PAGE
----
Here's something Thomas Jefferson said in 1802:
"I believe that banking institutions are more dangerous to our liberties than standing armies. If the American people ever allow private banks to control the issue of their currency, first by inflation, then by deflation, the banks and corporations that will grow up around the banks will deprive the people of all property and their children will wake up homeless on the continent their fathers conquered."
Money, as I'm sure you know already, doesn't exist any more as an actual thing, but is a merely notional phenomenon. Every time someone needs a mortgage to buy a house, the lending institution verifies the borrower's capacity to pay, then authorises the loan. At that point, the money loaned does not as such exist; it comes into being only as figures on the balance sheet, and achieves reality only in the years of toil required to earn and repay it at substantial interest. So the lending institution offers only a number written down, but the borrower gives a portion of his or her life for those figures written in the column, plus a significant percentage in addition. The best that can be said of such a system is that at least the borrower obtains a piece of what we rightly call "real estate" — land, with a building on it. So the bank facilitates the exchange of labour — which is real — for land; which is also real.
There is a sense in which no one can own the land. How could anybody be so deluded as to think they in any sense can possibly own any part of creation, or to think that the living Earth can be parcelled up and sold, or to think they have the right to "own" what was made by God and given to us all — all species, all people? In that sense, everything owned is stolen, true enough. But at least real estate is truly real.
When I was about eleven years old, I went with my mother to visit my Auntie Jean and Uncle Bill, farmers in the West Riding of Yorkshire. While we were there, my uncle went outside and returned with a birthday gift for my mother — a sack of potatoes. It would last our family a long time, and be the basis of many meals. In thanking him, my mother said what an expensive gift he had given her. My uncle waved that away, and what he said to her has stayed with me all my life: "A bag of potatoes is worth a bag of potatoes." He evaluated the real by reality, not by some notional standard from the world of unreality. It was worth what you could eat, not what you could sell it for.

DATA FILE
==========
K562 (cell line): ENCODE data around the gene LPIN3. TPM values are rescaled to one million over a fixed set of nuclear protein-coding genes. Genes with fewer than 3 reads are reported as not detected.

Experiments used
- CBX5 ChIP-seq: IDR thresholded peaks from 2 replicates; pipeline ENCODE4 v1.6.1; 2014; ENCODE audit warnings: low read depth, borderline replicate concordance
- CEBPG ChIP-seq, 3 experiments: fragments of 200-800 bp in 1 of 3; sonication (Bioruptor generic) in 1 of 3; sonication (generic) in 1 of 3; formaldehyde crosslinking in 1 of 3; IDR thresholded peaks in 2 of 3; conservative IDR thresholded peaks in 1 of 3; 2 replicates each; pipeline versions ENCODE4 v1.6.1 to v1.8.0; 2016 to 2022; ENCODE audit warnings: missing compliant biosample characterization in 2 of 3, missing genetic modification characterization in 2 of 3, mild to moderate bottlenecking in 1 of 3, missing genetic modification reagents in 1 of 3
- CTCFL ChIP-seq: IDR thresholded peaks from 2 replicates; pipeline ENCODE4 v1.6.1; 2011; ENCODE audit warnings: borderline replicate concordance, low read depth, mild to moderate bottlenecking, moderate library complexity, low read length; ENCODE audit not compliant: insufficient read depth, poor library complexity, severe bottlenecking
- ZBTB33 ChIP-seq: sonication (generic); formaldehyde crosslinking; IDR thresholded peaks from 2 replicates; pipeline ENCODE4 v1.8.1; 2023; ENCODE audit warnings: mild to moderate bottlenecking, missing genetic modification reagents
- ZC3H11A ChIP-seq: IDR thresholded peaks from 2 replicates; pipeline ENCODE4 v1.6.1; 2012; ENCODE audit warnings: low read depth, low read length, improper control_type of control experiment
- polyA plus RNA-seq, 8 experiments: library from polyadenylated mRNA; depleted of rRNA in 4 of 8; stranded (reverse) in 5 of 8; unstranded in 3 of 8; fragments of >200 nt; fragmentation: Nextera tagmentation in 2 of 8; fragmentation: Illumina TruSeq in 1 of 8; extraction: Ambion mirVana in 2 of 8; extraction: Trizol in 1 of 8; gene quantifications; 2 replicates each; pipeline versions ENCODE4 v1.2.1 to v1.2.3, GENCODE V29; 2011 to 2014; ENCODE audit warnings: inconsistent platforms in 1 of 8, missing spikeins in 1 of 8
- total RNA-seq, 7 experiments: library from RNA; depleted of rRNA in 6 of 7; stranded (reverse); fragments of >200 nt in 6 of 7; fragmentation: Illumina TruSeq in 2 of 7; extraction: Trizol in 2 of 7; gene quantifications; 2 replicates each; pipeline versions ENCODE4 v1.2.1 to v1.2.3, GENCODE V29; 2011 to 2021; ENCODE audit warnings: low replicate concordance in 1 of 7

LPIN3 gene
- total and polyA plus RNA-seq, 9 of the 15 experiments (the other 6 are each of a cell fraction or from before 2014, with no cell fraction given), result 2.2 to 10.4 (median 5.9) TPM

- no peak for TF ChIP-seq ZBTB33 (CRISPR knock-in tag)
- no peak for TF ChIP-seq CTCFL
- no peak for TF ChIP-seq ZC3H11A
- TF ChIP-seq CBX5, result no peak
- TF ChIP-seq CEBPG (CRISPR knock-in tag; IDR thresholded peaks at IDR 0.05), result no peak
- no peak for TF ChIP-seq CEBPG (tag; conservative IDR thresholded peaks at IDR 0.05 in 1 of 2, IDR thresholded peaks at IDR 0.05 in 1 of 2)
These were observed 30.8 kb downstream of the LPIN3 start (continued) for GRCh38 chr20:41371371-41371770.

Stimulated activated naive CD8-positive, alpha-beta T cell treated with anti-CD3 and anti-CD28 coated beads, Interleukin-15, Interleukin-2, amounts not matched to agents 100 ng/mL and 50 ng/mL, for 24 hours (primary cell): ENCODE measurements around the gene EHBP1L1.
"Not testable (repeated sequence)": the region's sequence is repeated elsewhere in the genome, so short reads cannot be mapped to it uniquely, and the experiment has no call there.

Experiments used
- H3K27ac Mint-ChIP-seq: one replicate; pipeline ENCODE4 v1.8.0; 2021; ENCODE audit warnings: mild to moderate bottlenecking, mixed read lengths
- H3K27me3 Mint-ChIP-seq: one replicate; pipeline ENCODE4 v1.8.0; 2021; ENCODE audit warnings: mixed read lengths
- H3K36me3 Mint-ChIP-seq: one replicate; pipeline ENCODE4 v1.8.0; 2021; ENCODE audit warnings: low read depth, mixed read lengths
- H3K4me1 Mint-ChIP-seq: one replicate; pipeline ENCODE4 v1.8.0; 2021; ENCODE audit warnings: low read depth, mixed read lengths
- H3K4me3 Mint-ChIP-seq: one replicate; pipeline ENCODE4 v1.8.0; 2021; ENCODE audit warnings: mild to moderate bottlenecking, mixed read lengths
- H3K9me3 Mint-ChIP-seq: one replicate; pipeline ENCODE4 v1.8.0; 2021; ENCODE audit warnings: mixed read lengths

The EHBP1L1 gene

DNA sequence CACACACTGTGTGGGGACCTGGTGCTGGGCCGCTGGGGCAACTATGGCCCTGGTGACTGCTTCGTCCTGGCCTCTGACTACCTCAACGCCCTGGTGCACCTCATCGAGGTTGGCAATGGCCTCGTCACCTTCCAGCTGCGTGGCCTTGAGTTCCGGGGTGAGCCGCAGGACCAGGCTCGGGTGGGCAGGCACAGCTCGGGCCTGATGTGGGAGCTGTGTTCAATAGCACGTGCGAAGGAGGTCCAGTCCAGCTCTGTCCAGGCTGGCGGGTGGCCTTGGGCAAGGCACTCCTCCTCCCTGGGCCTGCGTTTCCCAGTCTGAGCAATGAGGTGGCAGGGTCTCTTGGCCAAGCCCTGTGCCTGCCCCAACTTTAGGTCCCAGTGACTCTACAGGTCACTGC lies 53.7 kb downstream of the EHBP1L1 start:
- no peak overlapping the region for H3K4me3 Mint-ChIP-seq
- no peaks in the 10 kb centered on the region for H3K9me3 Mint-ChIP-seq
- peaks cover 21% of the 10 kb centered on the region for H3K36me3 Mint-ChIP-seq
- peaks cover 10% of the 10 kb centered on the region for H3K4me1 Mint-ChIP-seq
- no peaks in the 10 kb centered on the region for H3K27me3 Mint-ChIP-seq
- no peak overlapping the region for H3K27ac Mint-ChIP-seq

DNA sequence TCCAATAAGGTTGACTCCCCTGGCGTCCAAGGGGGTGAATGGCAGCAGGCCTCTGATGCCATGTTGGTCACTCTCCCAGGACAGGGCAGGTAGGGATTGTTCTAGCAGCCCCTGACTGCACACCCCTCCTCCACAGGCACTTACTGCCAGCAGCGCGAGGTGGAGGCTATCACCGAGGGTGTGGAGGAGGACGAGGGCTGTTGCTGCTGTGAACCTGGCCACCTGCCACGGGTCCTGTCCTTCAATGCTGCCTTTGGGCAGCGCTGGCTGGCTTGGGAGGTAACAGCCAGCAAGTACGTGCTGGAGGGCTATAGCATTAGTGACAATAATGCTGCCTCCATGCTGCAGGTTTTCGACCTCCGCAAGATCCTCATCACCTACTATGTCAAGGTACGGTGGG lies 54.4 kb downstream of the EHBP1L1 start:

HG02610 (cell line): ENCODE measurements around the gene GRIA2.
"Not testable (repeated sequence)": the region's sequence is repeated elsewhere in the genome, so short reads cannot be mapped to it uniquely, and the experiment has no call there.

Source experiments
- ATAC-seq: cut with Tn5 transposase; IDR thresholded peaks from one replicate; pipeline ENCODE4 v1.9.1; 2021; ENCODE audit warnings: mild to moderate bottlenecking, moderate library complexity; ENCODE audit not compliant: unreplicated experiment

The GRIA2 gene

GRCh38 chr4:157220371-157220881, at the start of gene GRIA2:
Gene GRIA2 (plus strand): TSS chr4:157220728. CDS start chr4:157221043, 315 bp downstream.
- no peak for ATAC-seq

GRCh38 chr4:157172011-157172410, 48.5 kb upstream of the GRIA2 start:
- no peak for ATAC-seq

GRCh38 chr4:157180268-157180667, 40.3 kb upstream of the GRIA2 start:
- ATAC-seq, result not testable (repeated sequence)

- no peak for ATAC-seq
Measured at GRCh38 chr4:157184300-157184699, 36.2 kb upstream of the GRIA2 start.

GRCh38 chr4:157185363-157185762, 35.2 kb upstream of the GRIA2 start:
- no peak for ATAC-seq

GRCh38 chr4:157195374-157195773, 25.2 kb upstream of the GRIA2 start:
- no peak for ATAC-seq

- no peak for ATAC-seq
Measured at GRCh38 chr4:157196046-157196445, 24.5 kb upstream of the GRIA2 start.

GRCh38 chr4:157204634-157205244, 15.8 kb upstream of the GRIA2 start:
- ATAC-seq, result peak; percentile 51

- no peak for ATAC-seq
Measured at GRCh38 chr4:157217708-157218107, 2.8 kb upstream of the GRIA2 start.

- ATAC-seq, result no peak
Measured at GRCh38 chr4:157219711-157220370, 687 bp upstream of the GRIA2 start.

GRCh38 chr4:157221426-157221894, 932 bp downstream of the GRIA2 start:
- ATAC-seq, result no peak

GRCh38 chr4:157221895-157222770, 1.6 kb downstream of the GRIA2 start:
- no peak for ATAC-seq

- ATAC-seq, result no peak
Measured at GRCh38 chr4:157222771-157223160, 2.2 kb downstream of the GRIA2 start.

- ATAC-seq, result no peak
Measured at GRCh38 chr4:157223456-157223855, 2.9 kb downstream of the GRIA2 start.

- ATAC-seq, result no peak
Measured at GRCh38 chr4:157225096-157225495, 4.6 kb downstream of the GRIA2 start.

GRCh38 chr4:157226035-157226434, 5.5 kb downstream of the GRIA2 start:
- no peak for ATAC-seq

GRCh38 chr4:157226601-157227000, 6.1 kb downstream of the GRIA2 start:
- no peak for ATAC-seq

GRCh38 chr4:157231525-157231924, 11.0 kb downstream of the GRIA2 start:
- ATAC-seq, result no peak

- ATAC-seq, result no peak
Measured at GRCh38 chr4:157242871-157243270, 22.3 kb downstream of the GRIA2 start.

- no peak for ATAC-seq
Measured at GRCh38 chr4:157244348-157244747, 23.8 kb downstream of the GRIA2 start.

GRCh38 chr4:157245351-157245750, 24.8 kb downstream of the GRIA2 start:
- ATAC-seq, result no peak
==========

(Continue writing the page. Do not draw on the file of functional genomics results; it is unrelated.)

That's why land and buildings have real value and are real estate. The building can be a home or a place of business. Not only can you be safe there, but you can trade from there, take in others who have nowhere to go, you can store what you need for lean times or to make whatever you sell. And you can grow fruit and vegetables, herbs and flowers, mushrooms and nuts, on the land, or keep birds or animals there. You can grow firewood and compost human/animal/vegetable waste. Four bean plants and two courgette plants can give you most of the vegetables one person will need for a whole summer. With even a small plot of land and a modest dwelling, you can make life work. And if you have children, you can fulfil your responsibility in calling them into the world by leaving them the security of your little bit of real estate.
The government tries to stop you doing this, of course. As house prices have leapt in giant strides while inheritance tax (at 40%) thresholds have tiptoed modestly forwards, it has become ever harder to provide for one's children; what took a lifetime of work to establish can be raked away at the moment of death by the great institutional claw.
In recent times, I've noticed two particular instances of people's failure to grasp how important is real estate. One is a popular bumper sticker that finds no resonance in my soul: "We're spending our children's inheritance." This is meant to be funny. Words fail me. Folly to make the mind boggle.
The other comes to me in advertisements in magazines and on the television — financial institutions urging homeowners to "release the equity" in their homes, tempted by the idea of cruise holidays and new cars, by comforts and conveniences, to trade in the real for the unreal, the lasting for the ephemeral, to hand in their real estate in exchange for money that is merely notional and will not last.
Ready cash is always useful, and there are times and circumstances where people have to sell their homes; of course I understand that. But the land has a real and lasting value that a holiday and a motor car do not. When we part with the inheritance of the land, we deliver ourselves and our children into the hands of those to whom we have sold it. There is a real sense in which freedom is bound up with the land.
And the Earth — the green herbs and living water, the trees and oceans and lakes — are also the cradle of wellbeing and healing.
I do not think of myself as owning any part of the Earth; to me that would be arrogant presumption. But I have used almost all the money that has come my way to buy real estate, to obtain the right to plant trees, to grow a garden, and to make a place of shelter, peace and belonging for the people God has given into the circle of my heart's care.
May the land be blessed, the hills and the forests, the waters and the living creatures. May the hand of God hold back the reach of money; for Mammon is insatiable, and gives nothing back.